As many as four carriers, including two from the US, are set to enter a bidding war for control of Australia's third-largest telecommunications company, AAPT, according to reports.
Telecom New Zealand last week spent $A171 million for a 9.9 per cent share in AAPT to counter a hostile takeover bid launched last month by Australia's second biggest carrier, Cable & Wireless Optus.
Bids from MCI WorldCom and another unidentified US carrier are also in the offing, according to local news agencies, quoting internal AAPT sources.
"Given Optus' bid for AAPT, Telecom New Zealand felt it prudent to take a minority position in order to preserve its strategic options," Telecom New Zealand chief financial officer Jeff White said.
C&W Optus currently holds around 10.6 per cent of AAPT, but saw its $A5 per share takeover bid rejected by AAPT last month as inadequate. AAPT officials said last week that Telecom New Zealand's share purchase, at an average of $A5.7 per share, vindicated the board's decision to reject C&W Optus' original bid.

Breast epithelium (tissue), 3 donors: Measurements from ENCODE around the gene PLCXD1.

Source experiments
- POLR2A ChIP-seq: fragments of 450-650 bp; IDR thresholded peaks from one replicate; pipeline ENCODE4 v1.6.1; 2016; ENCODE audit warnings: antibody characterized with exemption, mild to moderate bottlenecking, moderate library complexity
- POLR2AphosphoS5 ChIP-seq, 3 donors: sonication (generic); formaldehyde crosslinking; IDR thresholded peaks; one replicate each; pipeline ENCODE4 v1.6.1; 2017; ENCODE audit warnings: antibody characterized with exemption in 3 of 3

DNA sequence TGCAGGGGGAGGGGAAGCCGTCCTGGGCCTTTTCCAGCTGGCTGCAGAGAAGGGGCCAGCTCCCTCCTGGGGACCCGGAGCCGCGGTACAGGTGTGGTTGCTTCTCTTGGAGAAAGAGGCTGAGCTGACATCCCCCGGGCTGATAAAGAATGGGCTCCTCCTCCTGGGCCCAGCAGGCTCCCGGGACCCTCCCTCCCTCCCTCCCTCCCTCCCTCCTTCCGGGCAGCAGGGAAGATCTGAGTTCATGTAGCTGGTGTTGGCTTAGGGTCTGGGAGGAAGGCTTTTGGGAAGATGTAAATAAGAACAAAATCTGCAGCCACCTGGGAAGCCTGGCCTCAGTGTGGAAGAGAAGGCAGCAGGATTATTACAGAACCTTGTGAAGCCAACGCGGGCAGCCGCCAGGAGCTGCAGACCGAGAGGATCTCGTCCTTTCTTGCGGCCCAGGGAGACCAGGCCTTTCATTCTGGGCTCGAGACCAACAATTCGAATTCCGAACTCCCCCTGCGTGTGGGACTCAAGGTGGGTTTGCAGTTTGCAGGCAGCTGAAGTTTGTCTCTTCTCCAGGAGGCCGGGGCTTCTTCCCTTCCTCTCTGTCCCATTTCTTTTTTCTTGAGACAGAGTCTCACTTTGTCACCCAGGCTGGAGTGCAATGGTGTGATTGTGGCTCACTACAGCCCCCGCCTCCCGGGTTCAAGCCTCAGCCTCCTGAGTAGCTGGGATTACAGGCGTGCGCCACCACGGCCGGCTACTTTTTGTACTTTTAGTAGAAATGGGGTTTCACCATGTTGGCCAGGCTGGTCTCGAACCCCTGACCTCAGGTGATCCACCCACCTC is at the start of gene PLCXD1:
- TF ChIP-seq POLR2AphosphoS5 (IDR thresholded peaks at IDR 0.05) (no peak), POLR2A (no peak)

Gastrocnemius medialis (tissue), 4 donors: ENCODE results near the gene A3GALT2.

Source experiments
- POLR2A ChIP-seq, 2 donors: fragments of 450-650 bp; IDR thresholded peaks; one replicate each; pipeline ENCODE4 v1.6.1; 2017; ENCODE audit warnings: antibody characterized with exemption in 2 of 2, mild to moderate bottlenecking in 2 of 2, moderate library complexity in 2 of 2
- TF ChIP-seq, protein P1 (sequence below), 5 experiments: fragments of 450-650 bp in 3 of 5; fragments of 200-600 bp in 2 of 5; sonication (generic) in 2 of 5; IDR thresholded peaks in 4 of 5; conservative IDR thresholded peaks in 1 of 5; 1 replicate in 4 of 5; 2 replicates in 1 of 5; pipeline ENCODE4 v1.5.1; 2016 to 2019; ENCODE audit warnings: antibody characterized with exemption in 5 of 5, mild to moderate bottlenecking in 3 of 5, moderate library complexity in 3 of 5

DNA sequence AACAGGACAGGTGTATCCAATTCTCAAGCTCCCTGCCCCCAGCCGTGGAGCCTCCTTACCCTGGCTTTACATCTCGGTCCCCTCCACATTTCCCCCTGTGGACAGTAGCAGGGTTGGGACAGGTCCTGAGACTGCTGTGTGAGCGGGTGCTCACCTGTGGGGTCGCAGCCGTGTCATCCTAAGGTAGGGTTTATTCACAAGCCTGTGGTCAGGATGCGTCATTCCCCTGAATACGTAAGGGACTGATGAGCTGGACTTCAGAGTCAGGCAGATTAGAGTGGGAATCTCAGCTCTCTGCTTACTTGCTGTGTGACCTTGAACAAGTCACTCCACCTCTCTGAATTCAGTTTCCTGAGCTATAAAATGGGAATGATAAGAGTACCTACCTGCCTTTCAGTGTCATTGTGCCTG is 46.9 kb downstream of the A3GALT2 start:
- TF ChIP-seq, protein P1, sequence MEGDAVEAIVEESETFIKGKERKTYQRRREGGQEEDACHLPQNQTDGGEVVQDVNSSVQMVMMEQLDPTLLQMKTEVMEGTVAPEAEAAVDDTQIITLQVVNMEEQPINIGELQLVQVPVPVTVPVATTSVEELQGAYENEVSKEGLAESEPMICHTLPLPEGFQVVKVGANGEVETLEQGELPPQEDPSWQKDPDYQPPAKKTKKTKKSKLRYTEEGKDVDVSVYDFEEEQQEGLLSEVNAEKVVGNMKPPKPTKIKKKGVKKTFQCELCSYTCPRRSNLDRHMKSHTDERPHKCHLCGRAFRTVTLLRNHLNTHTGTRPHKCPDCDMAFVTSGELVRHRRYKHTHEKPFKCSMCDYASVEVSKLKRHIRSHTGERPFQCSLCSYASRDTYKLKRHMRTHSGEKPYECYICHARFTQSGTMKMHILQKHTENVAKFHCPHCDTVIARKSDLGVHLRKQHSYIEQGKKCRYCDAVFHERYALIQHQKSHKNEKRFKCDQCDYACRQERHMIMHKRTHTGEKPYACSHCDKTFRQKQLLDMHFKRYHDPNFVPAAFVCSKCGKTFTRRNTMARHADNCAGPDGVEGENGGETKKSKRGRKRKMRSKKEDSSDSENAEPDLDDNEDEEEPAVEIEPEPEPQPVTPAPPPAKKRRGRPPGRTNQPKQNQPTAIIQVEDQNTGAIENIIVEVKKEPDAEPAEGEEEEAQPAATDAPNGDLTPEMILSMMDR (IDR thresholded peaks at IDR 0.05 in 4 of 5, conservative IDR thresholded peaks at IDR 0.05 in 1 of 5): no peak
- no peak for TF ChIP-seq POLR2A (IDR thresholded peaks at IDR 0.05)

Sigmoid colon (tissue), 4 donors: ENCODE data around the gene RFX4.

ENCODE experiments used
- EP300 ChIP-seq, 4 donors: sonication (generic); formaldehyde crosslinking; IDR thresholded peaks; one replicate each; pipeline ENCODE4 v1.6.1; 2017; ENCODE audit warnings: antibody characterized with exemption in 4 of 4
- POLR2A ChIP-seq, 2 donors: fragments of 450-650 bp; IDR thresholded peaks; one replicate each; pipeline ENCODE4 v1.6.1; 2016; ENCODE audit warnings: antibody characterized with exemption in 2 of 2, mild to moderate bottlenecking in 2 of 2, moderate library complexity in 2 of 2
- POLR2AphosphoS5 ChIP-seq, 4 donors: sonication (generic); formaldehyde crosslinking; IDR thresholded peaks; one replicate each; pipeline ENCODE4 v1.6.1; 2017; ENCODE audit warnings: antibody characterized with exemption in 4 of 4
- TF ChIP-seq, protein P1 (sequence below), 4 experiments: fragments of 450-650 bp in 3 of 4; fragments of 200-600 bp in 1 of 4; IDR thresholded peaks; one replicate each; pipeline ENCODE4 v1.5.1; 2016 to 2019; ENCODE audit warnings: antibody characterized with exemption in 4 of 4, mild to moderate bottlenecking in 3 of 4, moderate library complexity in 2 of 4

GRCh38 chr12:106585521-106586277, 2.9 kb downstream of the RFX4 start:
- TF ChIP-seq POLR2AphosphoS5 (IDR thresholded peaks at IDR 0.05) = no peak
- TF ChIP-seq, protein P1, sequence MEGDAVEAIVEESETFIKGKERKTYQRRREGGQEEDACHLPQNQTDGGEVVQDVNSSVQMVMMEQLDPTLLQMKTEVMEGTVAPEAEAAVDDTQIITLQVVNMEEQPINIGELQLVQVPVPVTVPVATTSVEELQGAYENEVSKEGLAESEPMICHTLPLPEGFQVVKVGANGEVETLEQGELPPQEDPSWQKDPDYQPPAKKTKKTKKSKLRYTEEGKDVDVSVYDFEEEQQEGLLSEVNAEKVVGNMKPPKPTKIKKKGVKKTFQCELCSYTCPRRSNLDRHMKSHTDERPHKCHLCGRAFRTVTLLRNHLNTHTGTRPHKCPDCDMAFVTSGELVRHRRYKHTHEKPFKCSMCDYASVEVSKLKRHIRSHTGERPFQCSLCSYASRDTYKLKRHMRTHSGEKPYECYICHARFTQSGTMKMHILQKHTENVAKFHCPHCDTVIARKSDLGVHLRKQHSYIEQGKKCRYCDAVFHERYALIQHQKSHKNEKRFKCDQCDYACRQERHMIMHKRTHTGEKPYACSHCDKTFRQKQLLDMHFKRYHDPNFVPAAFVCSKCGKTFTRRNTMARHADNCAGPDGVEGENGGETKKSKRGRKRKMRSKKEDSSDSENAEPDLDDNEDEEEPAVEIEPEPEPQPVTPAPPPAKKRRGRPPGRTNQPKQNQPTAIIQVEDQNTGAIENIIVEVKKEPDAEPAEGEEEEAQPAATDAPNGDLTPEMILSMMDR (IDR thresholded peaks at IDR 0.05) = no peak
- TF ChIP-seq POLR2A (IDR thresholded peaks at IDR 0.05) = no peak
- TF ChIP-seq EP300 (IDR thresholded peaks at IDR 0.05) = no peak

Possible scenarios include a renewed bid at the higher price by either C&W Optus or Telecom New Zealand, or an even higher offer from MCI WorldCom, local analysts said. C&W Optus officials said they might walk away from a bidding war, while MCI WorldCom has made no statement about any possible interest.
The various carriers already cooperate on several projects. AAPT and Telecom New Zealand have long-standing commercial agreements over the routing of international calls. Telecom New Zealand and C&W Optus are also joint shareholders in the Southern Cross cable network, a sea cable being built between Sydney and the US west coast for data communications.
AAPT has been more aggressive than rivals C&W Optus and Telstra in cutting prices and offering new services in Australia, analysts say.
The carrier plans increased competition and lower prices for corporate customers when it begins rolling out a $126 million local multipoint distribution service (LMDS) broadband wireless network in Australian cities later this year.
The company paid $66 million in February to secure all the broadband wireless spectrum on offer, becoming the only telecommunications company in Australia with access to LMDS technology.